Spurs organization has lesson for Cowboys
As we have admired the exceptional play of the San Antonio Spurs in the NBA playoffs, here’s a question for Dallas Cowboys fans: Who is Peter Holt?
I’m a casual basketball fan, so perhaps I’m less knowledgeable than many readers, but my guess is that relatively few outside of San Antonio can identify Peter Holt as the owner of the Spurs. Breathes there the man or woman who hasn’t heard the name of the Cowboys’ owner, Jerry Jones? Perhaps there’s a lesson here.
The Spurs’ fifth NBA championship arguably makes them the most successful pro sports franchise in Texas history. Yes, the Cowboys have five Super Bowl trophies, but the last one was 18 years ago. And the Spurs’ only NBA Finals loss was last year to Miami; no disgrace, but the Cowboys have lost three Super Bowls. How do the Spurs do it? The truth is their model closely resembles the one that used to be followed by the Cowboys themselves.
Here’s a checklist:
- Owner keeps a low profile, let’s professionals run the team. Does not appear as a grinning huckster in trashy television commercials.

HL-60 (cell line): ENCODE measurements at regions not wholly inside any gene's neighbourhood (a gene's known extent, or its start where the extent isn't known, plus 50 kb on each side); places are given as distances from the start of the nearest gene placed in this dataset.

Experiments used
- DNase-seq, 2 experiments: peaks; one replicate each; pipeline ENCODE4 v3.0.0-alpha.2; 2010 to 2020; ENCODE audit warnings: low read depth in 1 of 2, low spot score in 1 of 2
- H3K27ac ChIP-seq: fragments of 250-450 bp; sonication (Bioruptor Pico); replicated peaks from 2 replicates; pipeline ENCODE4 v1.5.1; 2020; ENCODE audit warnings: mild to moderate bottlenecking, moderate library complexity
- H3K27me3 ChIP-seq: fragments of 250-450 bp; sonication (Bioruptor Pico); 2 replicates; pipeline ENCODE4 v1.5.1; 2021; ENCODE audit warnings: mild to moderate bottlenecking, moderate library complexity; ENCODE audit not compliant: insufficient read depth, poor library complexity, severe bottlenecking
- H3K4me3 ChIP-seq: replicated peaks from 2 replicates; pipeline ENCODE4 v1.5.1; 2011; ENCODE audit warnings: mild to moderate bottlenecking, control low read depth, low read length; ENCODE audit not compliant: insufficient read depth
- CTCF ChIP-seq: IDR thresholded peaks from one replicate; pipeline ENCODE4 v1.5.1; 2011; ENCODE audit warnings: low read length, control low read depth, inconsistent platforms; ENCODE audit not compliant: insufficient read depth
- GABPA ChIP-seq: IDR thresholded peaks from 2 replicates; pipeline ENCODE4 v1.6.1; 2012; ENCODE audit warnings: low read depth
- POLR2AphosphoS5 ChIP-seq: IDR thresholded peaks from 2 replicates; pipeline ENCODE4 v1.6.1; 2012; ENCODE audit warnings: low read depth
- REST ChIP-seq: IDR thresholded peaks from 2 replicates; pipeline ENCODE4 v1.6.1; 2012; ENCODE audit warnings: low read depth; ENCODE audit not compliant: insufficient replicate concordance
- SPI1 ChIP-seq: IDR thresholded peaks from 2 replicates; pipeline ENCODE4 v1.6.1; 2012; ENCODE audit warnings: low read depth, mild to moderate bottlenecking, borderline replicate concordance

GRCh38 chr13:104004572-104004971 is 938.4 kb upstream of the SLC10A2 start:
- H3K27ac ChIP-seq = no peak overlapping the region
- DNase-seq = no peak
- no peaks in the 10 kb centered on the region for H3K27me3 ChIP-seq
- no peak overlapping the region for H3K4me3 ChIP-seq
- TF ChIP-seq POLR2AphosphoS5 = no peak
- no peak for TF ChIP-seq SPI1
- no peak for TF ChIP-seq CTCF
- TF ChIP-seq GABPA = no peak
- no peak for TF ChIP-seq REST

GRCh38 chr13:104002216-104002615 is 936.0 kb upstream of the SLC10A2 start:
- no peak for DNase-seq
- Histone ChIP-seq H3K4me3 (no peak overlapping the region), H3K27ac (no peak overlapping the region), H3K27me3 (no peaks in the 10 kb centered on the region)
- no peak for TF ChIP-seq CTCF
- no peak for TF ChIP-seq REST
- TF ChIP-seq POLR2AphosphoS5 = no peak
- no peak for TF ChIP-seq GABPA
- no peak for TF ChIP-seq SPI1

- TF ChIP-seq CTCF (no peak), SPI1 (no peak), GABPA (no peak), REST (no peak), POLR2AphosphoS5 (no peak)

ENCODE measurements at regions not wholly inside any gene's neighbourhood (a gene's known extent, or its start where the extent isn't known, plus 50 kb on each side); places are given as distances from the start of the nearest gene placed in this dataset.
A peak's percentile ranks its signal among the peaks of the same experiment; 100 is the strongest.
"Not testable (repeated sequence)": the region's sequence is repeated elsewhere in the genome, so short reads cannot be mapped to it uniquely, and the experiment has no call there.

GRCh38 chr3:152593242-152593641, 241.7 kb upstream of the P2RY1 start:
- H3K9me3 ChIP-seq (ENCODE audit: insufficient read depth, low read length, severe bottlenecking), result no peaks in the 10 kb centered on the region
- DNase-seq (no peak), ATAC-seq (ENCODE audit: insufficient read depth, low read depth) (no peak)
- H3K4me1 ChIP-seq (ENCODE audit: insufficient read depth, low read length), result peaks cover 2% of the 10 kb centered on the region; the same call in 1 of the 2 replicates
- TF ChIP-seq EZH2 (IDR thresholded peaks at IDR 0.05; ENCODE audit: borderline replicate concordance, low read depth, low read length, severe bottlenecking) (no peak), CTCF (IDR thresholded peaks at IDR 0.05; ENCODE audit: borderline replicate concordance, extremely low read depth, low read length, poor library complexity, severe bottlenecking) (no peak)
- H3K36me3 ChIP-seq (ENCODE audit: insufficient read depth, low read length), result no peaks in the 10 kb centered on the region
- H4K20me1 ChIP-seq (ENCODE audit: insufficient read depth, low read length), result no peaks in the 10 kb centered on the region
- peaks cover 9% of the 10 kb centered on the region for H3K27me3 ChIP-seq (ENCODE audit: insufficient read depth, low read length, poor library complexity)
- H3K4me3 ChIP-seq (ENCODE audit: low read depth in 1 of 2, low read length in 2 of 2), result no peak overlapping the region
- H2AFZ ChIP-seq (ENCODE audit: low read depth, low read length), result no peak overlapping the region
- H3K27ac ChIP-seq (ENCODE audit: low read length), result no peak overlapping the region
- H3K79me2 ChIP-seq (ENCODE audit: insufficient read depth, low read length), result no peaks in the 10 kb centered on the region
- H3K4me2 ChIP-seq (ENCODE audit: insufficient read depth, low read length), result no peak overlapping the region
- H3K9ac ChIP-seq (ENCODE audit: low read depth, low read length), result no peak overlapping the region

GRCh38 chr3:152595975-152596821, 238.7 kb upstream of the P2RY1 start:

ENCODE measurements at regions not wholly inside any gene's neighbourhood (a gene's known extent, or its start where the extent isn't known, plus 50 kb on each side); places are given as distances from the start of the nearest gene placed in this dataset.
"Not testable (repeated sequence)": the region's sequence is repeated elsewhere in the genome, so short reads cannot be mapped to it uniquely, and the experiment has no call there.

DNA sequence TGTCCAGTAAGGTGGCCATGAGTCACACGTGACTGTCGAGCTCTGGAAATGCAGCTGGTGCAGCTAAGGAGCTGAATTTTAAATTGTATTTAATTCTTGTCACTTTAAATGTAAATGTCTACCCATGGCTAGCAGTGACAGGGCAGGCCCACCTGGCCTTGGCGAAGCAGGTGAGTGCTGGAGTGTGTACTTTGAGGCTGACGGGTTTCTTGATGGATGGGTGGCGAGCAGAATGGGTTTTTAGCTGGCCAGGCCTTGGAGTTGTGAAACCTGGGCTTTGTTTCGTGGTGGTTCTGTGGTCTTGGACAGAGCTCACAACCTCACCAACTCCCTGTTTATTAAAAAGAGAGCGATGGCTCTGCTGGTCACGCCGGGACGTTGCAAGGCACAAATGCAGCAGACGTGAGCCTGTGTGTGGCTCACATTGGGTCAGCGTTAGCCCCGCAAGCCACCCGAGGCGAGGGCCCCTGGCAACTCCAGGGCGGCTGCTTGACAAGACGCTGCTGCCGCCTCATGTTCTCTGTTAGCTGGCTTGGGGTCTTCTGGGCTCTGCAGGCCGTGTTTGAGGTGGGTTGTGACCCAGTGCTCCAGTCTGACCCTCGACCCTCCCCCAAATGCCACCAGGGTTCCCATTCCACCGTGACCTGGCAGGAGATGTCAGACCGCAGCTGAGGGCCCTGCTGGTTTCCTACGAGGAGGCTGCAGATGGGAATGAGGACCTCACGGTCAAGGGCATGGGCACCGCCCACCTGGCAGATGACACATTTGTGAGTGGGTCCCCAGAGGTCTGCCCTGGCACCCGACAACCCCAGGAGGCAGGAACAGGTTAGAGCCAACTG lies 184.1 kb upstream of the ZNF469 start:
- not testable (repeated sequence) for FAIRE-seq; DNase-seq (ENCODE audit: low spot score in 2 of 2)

- Hire top coach and keep him. Gregg Popovich has been the Spurs’ head coach since 1996, not quite equal to the 29 years that Tom Landry served as coach of the Cowboys, but getting there.
- Build through the draft, which is even more difficult in basketball than football. The Spurs’ big three, Tim Duncan, Manu Ginobli and Tony Parker, are all home-grown talent. Be creative: Ginobli and Parker were foreign players. The Cowboys, under both Landry and Jimmy Johnson, were astute judges of raw talent.
- Select players of high personal character who “play well with others” and do not as rule show up on the police blotter.
A year ago, I wrote: “The sad thing is that, outside of South Texas, the excellence of the Spurs (who, ironically, had very modest beginnings as the Dallas Chaparrals of the old ABA) remains largely unappreciated.”
That does appear to be changing, but, still, the Spurs will never be media darlings. Meanwhile, year after year, the networks fight over the right to televise Jerry’s predictably mediocre Cowboys. Life’s not fair, or hadn’t you heard?